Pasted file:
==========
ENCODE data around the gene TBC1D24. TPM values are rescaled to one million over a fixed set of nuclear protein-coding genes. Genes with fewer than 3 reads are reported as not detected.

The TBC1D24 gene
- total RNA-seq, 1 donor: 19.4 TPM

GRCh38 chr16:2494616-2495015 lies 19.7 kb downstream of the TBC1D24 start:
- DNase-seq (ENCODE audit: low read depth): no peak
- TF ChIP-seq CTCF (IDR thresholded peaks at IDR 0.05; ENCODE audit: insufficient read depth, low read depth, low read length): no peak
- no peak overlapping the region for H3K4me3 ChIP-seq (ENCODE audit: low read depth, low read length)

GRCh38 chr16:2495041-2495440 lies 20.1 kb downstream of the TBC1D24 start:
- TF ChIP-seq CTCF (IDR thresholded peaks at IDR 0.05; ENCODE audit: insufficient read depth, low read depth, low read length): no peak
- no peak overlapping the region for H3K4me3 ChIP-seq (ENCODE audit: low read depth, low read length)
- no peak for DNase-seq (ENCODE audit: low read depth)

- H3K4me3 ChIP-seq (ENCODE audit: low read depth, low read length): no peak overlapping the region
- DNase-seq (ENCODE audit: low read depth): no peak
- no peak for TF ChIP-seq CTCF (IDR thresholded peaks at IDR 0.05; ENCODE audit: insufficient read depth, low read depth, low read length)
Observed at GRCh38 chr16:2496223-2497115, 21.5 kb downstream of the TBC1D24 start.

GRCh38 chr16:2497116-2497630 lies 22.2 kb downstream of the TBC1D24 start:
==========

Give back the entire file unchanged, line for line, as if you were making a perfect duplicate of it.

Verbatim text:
ENCODE data around the gene TBC1D24. TPM values are rescaled to one million over a fixed set of nuclear protein-coding genes. Genes with fewer than 3 reads are reported as not detected.

The TBC1D24 gene
- total RNA-seq, 1 donor: 19.4 TPM

GRCh38 chr16:2494616-2495015 lies 19.7 kb downstream of the TBC1D24 start:
- DNase-seq (ENCODE audit: low read depth): no peak
- TF ChIP-seq CTCF (IDR thresholded peaks at IDR 0.05; ENCODE audit: insufficient read depth, low read depth, low read length): no peak
- no peak overlapping the region for H3K4me3 ChIP-seq (ENCODE audit: low read depth, low read length)

GRCh38 chr16:2495041-2495440 lies 20.1 kb downstream of the TBC1D24 start:
- TF ChIP-seq CTCF (IDR thresholded peaks at IDR 0.05; ENCODE audit: insufficient read depth, low read depth, low read length): no peak
- no peak overlapping the region for H3K4me3 ChIP-seq (ENCODE audit: low read depth, low read length)
- no peak for DNase-seq (ENCODE audit: low read depth)

- H3K4me3 ChIP-seq (ENCODE audit: low read depth, low read length): no peak overlapping the region
- DNase-seq (ENCODE audit: low read depth): no peak
- no peak for TF ChIP-seq CTCF (IDR thresholded peaks at IDR 0.05; ENCODE audit: insufficient read depth, low read depth, low read length)
Observed at GRCh38 chr16:2496223-2497115, 21.5 kb downstream of the TBC1D24 start.

GRCh38 chr16:2497116-2497630 lies 22.2 kb downstream of the TBC1D24 start: